Posted by : Jameson Durall Wednesday, March 09, 2011
In a traditional shooter like Call of Duty, the enemies are spawned in specific locations that often help lead the player through the experience. This is a common method in level design that allows the Designer to direct the player through the world while allowing the player feel like they are moving through the world naturally. In order to do this the enemies are spawned out of view behind walls, doors, etc.
Now imagine the player decides to take out a rocket launcher and destroy every building in the area from a distance before they even step one foot into the fight. Suddenly, all of those enemies are now spawning out of thin air and completely drawing the player out of the experience. The Designer then receives several hundred bugs from QA and opens the bottle of Scotch on his desk to help cope. In order to design immersive and interesting encounters in a destructive world, we have to come up with a new set of rules that allows us to present the player with fun environments.
Since you can’t predict how each player will interact with the world, it's important to approach each encounter as a mini sandbox level. Having enemies already spawned in the area as the player approaches helps to eliminate the spawning problem, but you are still limited in the ways we can bring more forces during a battle. A tactic that you might be tempted to use is having enemies spawn out of player view. While this is effective in getting guys into the fight, it is extremely frustrating for the player since they can't direct their attention to a fight direction. Besides, no one likes getting hit in the back when they feel they've created a safe area around them. One of the tactics that is still available is having enemies come from around a distant corner, but this requires coming up with a believable reason that the player MUST stay within a certain boundary. This is often difficult to do in any game much less one where the player can destroy most of the world.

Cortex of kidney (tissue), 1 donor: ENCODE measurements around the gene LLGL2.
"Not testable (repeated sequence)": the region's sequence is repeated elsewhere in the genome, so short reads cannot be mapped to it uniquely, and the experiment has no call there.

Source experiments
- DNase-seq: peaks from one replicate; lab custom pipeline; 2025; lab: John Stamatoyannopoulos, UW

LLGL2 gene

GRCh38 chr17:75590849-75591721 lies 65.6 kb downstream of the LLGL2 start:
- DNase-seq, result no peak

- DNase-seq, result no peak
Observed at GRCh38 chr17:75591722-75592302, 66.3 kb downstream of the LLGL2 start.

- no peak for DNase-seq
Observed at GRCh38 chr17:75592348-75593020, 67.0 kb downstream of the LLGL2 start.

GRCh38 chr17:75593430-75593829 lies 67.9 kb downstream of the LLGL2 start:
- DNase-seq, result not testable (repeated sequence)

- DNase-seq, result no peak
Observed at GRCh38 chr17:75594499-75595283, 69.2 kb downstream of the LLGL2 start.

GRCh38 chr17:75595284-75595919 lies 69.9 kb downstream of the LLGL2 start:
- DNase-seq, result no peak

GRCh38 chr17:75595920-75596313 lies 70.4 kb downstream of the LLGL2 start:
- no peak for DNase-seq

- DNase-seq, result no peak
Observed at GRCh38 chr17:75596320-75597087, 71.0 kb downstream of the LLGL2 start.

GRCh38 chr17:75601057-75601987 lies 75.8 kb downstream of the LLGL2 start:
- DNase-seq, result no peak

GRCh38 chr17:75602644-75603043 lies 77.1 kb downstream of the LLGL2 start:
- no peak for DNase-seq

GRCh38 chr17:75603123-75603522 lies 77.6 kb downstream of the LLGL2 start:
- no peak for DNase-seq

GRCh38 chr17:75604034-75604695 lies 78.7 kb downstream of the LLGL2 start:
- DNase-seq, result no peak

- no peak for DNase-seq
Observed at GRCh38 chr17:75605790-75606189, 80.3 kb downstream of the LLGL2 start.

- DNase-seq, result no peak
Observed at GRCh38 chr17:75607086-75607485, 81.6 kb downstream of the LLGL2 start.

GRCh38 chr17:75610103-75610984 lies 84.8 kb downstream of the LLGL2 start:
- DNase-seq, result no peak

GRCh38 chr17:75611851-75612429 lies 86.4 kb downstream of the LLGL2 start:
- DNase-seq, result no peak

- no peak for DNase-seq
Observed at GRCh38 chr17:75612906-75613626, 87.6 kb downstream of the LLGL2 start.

Now is where it is helpful to plan your enemy types ahead of time so that they work well in a destructive world. Since we have a new alien breed in Red Faction: Armageddon, we were able to think outside the box and create something that fit with our destructive gameplay restrictions. We created the Wraith, which is an enemy that spends most of his time cloaked but leaves a type of mist in the air to make the player aware of its presence (and minimize a potential annoyance factor). When the Wraith is ready to attack he blinks into view in close proximity of the player which gives a startling and impactful reveal but also allows us to spawn an enemy out of thin air.
This was a great method for getting a new enemy in the world, but we needed something to get other enemy reinforcements into battles as well. So, we devised a mechanic that allowed enemies to spawn from cracks in the walls which made nearly any vertical surface in our game usable. Since natural terrain is something that is consistently non-destructible in our world, we are able to have waves of enemies that enter areas and keep fights interesting without the player easily foiling our plans. Again it was extremely important that the player be made aware of the existence of these so we added in some nice audio cues, lighting effects and radar blips. We even built in some delayed timing so the observant player can launch a heavy explosive in the direction of a spawning Monster Closet and take out the entire spawn before it becomes a threat.
With all of these new tools at the Level Designer's disposal, we were able to not only get around some of our challenges but also create some unique and fun encounters for the player to experience.